Most of Antarctica has about 2 1/2 miles of ice covering it, and that cold, white wasteland is what most people picture when they think of our south pole. But as I discovered when I posted about its mysterious Blood Falls, there is a series of dry valleys in Antarctica, about 4,000 kilometers square, that have no ice on them at all. The world's harshest desert, the moisture is sucked from the dry valleys by a rain shadow effect -- winds rushing over them at speeds up to 200/mph -- that leave this bizarre and fascinating landscape, much closer to that of Mars than the rest of our planet, open to exploration.
Lacking the resources (or cojones) to go there myself, these photos are by scientists and researchers who've been there, and are included as part of galleries on the McMurdo Dry Valleys Management Area website.
The Valleys have been carved out by glaciers that have retreated, exposing valley floors and walls that typically have a top layer of boulders, gravel and pebbles, which are weathered and wind-sorted. Lower layers are largely cemented together by ice. Unusual surface deposits include marine sediments, ash, and sand dunes like this one:
Photo by Chris Kannen
Another thing you wouldn't expect to find in the coldest place on Earth? Running water. In the summer, bodies of water unfreeze enough to make water flow, like the continent's largest and longest river, the Onyx, which is fed exclusively by glacial melt. This little stream is frozen, but you get the picture:
Photo by Sean Fitzimmons
However, there are some bodies of water in the dry valleys -- mostly small, hypersaline ponds -- that never freeze. Imagine how strange it would be to find, in weather 100 degrees below zero (and in the depths of a months-long night) this little patch of salty liquid, known as Don Juan Pond:
Photo by Malcom McLeod
It looks so dry and calm in most of these pictures, it's hard to comprehend just how arid and cold it really gets there. Here are a few pictures that might help -- a dead seal, frozen solid and mummified, absolutely dehydrated.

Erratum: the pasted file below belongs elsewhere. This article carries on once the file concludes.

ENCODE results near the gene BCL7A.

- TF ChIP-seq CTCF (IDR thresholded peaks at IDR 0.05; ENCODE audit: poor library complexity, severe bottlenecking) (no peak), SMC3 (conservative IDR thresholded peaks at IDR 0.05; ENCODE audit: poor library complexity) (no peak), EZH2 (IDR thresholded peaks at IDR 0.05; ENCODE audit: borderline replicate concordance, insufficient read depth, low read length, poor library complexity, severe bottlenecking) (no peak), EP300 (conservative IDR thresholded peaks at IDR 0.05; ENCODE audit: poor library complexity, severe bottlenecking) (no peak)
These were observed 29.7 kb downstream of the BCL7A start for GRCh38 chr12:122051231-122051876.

Photo by Chris Kannen
And some very cold-looking rocks!
Photo by Andris Apse
Then there are places that look like they might as well be on the moon, like these pillars of dolerite in the Kennar Valley. (They remind me of the tufa rock formations in California.)
Photo by Gretchen Williams
Below is a volcanic "labyrinth," a very special formation of basalt, which geologist Edmond Mathez describes this way:
The dikes and sills of the Dry Valleys are the remnants of a kind of plumbing system through which magma worked its way to the surface in a series of eruptions about 180 million years ago. Volcanic plumbing systems are rarely exposed at the surface. The reason is simply that around active volcanoes, lava covers everything. Exposed to view in various parts of the Dry Valleys, however, is a vertical slice of the dikes and sills immediately beneath the lavas, which cuts across layers of rock two and a half miles thick. Hence along the valley walls, geologists can see much deeper into the volcanic plumbing than they can almost anywhere else.
Photo by Peter Rejcek
It's not just scientists that visit the dry valleys, though. Small groups of tourists are allowed to helicopter in from the Ross Sea, to a specially designated area near the Canada glacier -- so if you're loaded and ready to freeze your buns off, that sounds like fun. There's also this guy, a painter named Nigel Brown, who won a fellowship to come and paint in the valleys. Look, he made a weird painting of Blood Falls:
Photo by Tim Higham
If you've ever dreamed about visiting an alien world, this is probably as close as any of us will be able to get.